NIGMS research training programs recognize the interdisciplinary nature of biomedical research and stress approaches that cut across disciplinary and departmental lines. Such experience prepares trainees to pursue creative research careers in a wide variety of areas.

Certain NIGMS training programs address areas in which there are particularly compelling needs. One of these, the Medical Scientist Training Program, produces investigators who hold the combined M.D.-Ph.D. degree and are well trained in both basic science and clinical research. Other programs train scientists to conduct research in rapidly growing areas like biotechnology and at the interfaces between fields such as chemistry and biology and behavioral and biomedical sciences.

NIGMS also has a Postdoctoral Research Associate Program, in which postdoctoral scientists receive training in NIH or Food and Drug Administration laboratories.

NIGMS houses the NIH Office of Emergency Care Research, which coordinates and fosters basic, clinical and transitional emergency care research and research training across NIH.

Selected Advances

Among the advances that scientists have made with NIGMS support are:

  • - Discovering a gene-silencing process called RNA interference, or RNAi, that is both a powerful research tool and a promising new approach for treating diseases.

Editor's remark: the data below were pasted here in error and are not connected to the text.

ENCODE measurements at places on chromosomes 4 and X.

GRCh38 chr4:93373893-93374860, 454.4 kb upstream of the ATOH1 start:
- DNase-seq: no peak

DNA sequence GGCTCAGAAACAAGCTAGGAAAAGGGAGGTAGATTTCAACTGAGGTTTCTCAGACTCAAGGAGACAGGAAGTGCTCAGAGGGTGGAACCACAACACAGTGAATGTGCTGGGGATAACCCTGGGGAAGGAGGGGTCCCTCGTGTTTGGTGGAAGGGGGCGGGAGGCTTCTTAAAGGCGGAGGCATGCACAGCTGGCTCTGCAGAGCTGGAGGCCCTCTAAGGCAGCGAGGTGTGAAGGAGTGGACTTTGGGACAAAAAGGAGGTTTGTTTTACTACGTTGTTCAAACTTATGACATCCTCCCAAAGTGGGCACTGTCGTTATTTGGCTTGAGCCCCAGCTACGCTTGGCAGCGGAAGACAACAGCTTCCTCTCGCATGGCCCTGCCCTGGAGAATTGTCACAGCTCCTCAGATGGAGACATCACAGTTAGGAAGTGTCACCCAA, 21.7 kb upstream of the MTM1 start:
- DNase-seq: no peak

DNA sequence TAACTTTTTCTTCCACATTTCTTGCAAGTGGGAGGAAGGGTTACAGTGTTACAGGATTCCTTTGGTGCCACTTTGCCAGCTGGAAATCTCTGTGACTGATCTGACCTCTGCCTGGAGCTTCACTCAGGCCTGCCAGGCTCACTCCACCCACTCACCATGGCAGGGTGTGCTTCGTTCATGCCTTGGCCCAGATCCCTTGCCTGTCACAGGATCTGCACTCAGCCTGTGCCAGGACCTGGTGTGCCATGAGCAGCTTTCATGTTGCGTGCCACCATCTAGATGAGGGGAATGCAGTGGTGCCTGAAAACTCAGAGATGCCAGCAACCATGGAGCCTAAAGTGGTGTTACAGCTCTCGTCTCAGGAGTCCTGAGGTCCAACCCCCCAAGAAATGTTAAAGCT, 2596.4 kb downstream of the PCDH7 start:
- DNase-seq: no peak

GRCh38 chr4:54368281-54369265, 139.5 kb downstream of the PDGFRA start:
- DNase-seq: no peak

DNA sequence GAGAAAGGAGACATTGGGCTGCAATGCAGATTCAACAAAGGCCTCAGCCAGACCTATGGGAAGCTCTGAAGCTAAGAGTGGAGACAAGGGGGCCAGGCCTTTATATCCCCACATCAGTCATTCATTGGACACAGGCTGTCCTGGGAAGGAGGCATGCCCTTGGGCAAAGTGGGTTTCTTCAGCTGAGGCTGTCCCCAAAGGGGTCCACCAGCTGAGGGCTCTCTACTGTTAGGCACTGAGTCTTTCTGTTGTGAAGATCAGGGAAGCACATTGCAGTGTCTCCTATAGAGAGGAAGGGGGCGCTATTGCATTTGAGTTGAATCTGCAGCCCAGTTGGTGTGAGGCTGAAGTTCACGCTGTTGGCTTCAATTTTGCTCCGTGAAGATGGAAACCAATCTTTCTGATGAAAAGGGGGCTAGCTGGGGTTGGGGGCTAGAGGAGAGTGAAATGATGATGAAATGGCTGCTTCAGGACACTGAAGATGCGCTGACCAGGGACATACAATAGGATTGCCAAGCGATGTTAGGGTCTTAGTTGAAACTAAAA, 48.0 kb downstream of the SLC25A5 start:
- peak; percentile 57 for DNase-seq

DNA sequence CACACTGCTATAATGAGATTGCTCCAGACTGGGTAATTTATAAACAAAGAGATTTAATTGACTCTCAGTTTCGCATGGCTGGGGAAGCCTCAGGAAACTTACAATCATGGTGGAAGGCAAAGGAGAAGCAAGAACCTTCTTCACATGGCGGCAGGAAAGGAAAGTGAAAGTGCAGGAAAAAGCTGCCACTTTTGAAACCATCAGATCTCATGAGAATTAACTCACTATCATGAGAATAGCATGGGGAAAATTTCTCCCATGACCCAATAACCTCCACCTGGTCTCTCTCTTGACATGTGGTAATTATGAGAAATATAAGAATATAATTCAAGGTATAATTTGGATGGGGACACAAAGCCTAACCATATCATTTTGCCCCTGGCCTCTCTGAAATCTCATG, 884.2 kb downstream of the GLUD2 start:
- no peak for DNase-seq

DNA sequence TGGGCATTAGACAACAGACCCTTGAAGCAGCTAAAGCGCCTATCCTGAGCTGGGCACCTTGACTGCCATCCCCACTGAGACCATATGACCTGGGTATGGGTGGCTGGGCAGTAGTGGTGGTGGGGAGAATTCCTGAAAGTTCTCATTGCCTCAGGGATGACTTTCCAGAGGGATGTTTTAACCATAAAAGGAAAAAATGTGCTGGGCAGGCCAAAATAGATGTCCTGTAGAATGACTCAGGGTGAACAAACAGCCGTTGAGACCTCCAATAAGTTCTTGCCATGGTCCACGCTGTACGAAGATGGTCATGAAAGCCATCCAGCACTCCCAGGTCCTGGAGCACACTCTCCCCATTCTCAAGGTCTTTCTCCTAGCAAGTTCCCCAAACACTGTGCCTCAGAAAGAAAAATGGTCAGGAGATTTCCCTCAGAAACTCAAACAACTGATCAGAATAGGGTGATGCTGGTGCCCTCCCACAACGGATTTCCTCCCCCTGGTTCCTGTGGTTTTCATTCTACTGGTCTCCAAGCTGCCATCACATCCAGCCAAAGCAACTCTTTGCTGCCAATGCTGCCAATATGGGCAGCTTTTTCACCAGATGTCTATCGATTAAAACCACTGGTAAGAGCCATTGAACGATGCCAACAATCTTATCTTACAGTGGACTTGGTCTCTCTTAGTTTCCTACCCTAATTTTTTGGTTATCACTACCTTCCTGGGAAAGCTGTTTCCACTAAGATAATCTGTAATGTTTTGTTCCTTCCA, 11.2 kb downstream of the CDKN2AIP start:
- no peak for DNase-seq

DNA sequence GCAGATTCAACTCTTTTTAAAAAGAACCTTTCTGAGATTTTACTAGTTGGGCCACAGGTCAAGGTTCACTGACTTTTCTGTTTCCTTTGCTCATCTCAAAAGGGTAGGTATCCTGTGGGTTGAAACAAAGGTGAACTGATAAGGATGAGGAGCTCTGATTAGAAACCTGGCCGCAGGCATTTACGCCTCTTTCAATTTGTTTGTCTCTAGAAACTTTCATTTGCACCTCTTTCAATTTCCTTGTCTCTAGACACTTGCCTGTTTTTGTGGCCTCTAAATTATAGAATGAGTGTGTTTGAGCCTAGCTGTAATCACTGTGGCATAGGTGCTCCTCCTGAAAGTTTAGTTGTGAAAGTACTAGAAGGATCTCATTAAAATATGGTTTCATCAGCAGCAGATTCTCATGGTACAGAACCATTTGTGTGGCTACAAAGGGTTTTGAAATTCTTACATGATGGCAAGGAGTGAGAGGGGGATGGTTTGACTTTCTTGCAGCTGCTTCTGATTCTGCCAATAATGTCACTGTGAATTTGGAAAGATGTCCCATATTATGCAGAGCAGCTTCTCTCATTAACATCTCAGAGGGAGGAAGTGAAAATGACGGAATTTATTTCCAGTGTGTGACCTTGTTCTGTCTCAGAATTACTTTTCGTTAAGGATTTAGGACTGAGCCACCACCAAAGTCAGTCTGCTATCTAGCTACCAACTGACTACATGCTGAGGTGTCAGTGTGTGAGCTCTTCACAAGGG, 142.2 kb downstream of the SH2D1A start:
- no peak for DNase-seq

• - Revealing how a protein's shape affects its function, which plays a key role in health and disease and also informs the design of new drugs.
  • - Increasing survival from burn injury, in part by improving methods of wound care, nutrition and infection control.
  • - Shedding light on the critical functions of carbohydrates, sugar molecules found on all living cells that are vital to fertilization, inflammation, blood clotting and viral infection.
  • - Modeling infectious disease outbreaks and the impact of interventions through computer simulations to provide valuable information to public health policymakers.
  • - Developing new methods to look inside cells and other living systems. These approaches have advanced what we know about basic life processes in a range of organisms.
This page last reviewed on December 6, 2012